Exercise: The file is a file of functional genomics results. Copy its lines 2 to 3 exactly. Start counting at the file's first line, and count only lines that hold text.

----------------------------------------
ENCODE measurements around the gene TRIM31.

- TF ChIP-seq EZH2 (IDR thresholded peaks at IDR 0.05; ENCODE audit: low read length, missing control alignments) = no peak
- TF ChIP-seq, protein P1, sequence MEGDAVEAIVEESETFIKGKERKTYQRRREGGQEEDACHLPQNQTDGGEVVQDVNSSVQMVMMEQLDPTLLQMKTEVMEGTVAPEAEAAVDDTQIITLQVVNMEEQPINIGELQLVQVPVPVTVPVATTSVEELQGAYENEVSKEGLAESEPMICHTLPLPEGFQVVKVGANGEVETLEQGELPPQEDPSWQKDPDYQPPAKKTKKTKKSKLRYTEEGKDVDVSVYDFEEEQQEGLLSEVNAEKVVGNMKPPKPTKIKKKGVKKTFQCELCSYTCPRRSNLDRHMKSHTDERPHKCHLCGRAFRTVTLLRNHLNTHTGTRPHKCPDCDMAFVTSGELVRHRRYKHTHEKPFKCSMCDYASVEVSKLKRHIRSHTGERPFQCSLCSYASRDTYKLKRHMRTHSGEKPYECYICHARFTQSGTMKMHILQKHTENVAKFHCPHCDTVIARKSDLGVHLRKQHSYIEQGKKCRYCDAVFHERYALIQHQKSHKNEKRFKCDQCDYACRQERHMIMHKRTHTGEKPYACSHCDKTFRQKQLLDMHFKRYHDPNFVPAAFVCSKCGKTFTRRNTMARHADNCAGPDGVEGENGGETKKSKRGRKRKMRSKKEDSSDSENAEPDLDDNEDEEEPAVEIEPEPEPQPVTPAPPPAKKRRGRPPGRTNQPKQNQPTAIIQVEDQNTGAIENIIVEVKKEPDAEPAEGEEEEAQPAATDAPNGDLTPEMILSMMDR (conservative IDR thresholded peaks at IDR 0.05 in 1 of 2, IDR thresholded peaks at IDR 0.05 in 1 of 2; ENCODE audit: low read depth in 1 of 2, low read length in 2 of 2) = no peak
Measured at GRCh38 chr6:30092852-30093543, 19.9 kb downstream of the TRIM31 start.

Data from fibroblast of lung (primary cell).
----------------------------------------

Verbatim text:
- TF ChIP-seq EZH2 (IDR thresholded peaks at IDR 0.05; ENCODE audit: low read length, missing control alignments) = no peak
- TF ChIP-seq, protein P1, sequence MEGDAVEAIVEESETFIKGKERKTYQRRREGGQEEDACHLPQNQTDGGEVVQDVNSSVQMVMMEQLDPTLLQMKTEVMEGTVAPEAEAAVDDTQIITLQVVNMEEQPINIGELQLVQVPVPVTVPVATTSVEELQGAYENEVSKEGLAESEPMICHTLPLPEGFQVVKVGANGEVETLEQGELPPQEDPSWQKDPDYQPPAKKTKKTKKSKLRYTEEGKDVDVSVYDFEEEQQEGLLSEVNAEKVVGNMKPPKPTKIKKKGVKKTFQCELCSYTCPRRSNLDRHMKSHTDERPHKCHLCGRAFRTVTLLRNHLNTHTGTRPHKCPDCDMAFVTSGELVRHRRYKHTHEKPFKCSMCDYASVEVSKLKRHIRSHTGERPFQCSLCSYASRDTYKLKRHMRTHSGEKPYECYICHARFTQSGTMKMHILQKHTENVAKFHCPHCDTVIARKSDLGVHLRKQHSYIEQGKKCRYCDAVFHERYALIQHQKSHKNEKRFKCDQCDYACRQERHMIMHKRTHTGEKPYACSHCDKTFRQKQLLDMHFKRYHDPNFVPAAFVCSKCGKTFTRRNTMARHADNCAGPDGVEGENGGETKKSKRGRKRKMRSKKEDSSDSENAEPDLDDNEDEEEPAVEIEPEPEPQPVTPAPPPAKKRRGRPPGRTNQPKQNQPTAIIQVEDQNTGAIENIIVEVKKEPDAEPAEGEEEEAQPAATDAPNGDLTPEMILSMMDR (conservative IDR thresholded peaks at IDR 0.05 in 1 of 2, IDR thresholded peaks at IDR 0.05 in 1 of 2; ENCODE audit: low read depth in 1 of 2, low read length in 2 of 2) = no peak